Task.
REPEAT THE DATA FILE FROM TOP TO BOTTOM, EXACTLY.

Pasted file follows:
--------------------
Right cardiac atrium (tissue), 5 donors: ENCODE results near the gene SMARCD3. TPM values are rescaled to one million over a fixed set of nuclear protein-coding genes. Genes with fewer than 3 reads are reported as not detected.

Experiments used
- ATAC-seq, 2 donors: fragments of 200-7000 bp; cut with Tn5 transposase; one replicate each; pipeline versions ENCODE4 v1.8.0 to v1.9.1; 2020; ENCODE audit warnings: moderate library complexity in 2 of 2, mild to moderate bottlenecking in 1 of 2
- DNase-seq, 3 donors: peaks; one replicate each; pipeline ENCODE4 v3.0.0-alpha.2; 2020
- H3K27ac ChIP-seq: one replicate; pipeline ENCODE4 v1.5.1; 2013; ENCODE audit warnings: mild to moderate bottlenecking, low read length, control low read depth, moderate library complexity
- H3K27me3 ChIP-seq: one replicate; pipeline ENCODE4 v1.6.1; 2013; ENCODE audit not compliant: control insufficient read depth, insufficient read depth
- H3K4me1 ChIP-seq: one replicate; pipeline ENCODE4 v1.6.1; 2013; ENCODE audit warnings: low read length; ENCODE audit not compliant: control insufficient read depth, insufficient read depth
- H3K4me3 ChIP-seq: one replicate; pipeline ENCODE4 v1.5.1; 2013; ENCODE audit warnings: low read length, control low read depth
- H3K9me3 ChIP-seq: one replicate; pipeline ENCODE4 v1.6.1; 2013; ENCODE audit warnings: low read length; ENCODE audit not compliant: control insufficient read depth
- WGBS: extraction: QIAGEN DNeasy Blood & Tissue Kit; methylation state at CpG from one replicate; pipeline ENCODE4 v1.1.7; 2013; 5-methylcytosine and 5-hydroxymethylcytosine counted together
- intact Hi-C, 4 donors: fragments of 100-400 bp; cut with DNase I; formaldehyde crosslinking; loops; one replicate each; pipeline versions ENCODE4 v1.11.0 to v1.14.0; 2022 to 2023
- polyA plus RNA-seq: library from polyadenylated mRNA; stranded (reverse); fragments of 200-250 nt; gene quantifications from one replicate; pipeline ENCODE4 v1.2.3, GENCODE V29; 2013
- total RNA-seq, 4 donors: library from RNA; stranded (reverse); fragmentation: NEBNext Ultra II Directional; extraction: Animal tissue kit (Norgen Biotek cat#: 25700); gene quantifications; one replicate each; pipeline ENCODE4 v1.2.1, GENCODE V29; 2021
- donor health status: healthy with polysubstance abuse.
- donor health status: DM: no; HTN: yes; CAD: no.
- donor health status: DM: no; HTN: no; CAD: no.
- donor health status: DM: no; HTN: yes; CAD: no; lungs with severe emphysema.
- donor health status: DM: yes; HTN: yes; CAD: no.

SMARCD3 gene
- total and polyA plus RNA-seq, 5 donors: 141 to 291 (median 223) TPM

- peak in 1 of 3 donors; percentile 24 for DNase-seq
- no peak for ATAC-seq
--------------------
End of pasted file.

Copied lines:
Right cardiac atrium (tissue), 5 donors: ENCODE results near the gene SMARCD3. TPM values are rescaled to one million over a fixed set of nuclear protein-coding genes. Genes with fewer than 3 reads are reported as not detected.

Experiments used
- ATAC-seq, 2 donors: fragments of 200-7000 bp; cut with Tn5 transposase; one replicate each; pipeline versions ENCODE4 v1.8.0 to v1.9.1; 2020; ENCODE audit warnings: moderate library complexity in 2 of 2, mild to moderate bottlenecking in 1 of 2
- DNase-seq, 3 donors: peaks; one replicate each; pipeline ENCODE4 v3.0.0-alpha.2; 2020
- H3K27ac ChIP-seq: one replicate; pipeline ENCODE4 v1.5.1; 2013; ENCODE audit warnings: mild to moderate bottlenecking, low read length, control low read depth, moderate library complexity
- H3K27me3 ChIP-seq: one replicate; pipeline ENCODE4 v1.6.1; 2013; ENCODE audit not compliant: control insufficient read depth, insufficient read depth
- H3K4me1 ChIP-seq: one replicate; pipeline ENCODE4 v1.6.1; 2013; ENCODE audit warnings: low read length; ENCODE audit not compliant: control insufficient read depth, insufficient read depth
- H3K4me3 ChIP-seq: one replicate; pipeline ENCODE4 v1.5.1; 2013; ENCODE audit warnings: low read length, control low read depth
- H3K9me3 ChIP-seq: one replicate; pipeline ENCODE4 v1.6.1; 2013; ENCODE audit warnings: low read length; ENCODE audit not compliant: control insufficient read depth
- WGBS: extraction: QIAGEN DNeasy Blood & Tissue Kit; methylation state at CpG from one replicate; pipeline ENCODE4 v1.1.7; 2013; 5-methylcytosine and 5-hydroxymethylcytosine counted together
- intact Hi-C, 4 donors: fragments of 100-400 bp; cut with DNase I; formaldehyde crosslinking; loops; one replicate each; pipeline versions ENCODE4 v1.11.0 to v1.14.0; 2022 to 2023
- polyA plus RNA-seq: library from polyadenylated mRNA; stranded (reverse); fragments of 200-250 nt; gene quantifications from one replicate; pipeline ENCODE4 v1.2.3, GENCODE V29; 2013
- total RNA-seq, 4 donors: library from RNA; stranded (reverse); fragmentation: NEBNext Ultra II Directional; extraction: Animal tissue kit (Norgen Biotek cat#: 25700); gene quantifications; one replicate each; pipeline ENCODE4 v1.2.1, GENCODE V29; 2021
- donor health status: healthy with polysubstance abuse.
- donor health status: DM: no; HTN: yes; CAD: no.
- donor health status: DM: no; HTN: no; CAD: no.
- donor health status: DM: no; HTN: yes; CAD: no; lungs with severe emphysema.
- donor health status: DM: yes; HTN: yes; CAD: no.

SMARCD3 gene
- total and polyA plus RNA-seq, 5 donors: 141 to 291 (median 223) TPM

- peak in 1 of 3 donors; percentile 24 for DNase-seq
- no peak for ATAC-seq